Arizona Gov. Jan Brewer signed into law Wednesday another ban on synthetic marijuana, touting it as a new tool for law enforcement officials struggling to go after the evolving chemical configurations that make up synthetic drugs.
Brewer said the state’s previous ban on synthetic drugs was “frequently thwarted” by drug-makers who modify the composition of their products to avoid breaking the law.
“The production and use of these synthetic drugs is a growing epidemic in Arizona and nationwide, and poses a threat to our citizens,” Brewer said in a statement.
The new law expands the state’s definition of dangerous drugs to include chemical configurations that make up “spice,” ”K2,” ”bath salts,” and other synthetic drugs. It took effect immediately.
It bans “any material, compound, mixture or preparation which contains any quantity of cannabimimetic substances and their salts, isomers… and salts of isomers.”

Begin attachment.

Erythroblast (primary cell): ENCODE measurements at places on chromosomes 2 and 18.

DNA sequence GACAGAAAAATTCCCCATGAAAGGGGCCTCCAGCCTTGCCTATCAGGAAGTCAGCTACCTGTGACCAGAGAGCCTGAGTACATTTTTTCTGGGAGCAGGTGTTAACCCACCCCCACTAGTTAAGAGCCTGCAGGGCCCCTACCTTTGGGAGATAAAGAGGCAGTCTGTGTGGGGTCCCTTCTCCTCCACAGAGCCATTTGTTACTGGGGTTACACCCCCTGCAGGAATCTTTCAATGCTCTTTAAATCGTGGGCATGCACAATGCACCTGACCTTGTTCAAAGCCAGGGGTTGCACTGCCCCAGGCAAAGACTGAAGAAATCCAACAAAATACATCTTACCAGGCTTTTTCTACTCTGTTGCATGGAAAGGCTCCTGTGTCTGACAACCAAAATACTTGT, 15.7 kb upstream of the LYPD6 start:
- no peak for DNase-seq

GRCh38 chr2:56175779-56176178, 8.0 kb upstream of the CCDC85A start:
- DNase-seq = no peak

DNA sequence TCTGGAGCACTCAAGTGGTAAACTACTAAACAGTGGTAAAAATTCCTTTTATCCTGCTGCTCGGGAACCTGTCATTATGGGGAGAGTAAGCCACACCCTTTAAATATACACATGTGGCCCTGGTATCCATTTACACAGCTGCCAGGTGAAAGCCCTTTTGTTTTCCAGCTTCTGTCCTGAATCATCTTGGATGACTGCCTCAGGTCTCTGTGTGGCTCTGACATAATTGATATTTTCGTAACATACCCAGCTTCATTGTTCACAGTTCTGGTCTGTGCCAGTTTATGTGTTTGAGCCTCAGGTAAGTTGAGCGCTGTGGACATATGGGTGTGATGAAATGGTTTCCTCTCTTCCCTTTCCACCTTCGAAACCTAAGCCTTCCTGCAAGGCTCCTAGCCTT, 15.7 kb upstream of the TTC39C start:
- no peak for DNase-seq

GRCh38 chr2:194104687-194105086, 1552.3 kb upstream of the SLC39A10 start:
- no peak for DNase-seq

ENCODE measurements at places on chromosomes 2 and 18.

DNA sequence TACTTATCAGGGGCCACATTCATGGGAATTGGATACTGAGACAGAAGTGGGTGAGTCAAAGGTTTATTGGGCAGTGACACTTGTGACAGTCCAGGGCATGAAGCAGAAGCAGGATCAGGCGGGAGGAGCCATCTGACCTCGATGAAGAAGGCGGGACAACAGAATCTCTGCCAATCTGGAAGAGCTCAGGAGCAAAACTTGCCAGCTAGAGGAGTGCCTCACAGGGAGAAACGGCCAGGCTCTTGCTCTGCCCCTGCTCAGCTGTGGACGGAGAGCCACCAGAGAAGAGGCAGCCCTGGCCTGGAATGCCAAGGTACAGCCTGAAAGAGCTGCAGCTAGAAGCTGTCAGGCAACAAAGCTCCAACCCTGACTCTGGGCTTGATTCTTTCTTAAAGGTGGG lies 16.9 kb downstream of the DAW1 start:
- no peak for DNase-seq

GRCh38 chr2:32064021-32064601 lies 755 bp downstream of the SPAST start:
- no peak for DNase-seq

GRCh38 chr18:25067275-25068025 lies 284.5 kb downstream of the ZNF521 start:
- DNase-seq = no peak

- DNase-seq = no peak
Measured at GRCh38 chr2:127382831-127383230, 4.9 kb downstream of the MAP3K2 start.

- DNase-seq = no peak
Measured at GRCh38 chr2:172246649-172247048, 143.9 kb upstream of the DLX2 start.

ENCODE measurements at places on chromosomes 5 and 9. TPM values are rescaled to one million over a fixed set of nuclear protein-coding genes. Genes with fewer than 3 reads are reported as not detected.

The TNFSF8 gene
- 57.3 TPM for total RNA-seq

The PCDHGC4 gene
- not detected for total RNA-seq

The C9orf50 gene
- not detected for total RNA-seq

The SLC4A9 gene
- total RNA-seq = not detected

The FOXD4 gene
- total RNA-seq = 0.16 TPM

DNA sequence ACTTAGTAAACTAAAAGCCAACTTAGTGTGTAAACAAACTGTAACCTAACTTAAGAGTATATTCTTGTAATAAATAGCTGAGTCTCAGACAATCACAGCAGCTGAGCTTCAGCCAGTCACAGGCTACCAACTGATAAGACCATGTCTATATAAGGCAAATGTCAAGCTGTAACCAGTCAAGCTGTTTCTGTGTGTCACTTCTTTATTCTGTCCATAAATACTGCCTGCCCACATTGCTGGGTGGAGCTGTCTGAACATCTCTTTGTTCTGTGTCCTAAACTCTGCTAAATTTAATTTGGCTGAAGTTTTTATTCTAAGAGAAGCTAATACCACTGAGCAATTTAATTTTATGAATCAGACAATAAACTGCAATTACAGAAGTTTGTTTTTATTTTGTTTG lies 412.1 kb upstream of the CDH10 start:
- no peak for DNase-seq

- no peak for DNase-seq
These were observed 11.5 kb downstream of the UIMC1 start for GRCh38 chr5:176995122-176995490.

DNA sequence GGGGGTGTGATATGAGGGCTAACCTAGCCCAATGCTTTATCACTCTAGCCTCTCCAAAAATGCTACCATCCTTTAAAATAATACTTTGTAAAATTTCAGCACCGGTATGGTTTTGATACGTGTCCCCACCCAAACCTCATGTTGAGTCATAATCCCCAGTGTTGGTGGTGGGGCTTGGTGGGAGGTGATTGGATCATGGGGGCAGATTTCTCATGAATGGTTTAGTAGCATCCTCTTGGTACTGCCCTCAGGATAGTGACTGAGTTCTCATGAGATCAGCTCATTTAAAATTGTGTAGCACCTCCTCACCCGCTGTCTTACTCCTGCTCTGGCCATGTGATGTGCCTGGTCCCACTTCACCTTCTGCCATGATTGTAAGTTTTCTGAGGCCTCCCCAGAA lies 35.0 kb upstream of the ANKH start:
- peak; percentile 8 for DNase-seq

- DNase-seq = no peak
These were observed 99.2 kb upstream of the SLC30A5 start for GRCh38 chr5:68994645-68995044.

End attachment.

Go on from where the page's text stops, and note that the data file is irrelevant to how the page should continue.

The white-powder drug gives users a high similar to those consuming cocaine or methamphetamine. Doctors and police say bath salts can cause paranoia, hallucinations, violent behavior, kidney failure, cardiac arrest and death.
Last year, doctors from the Yavapai Regional Medical Center and the Verde Valley Medical Center said the county’s emergency rooms were averaging 20 admissions per week of people under the influence of the drugs.
Roughly 41 states have banned spice, including Arizona.
Last year, President Barack Obama signed a federal law banning synthetic marijuana and other such drugs. The ban placed 26 substances in the federal list of Schedule 1 controlled dangerous substances.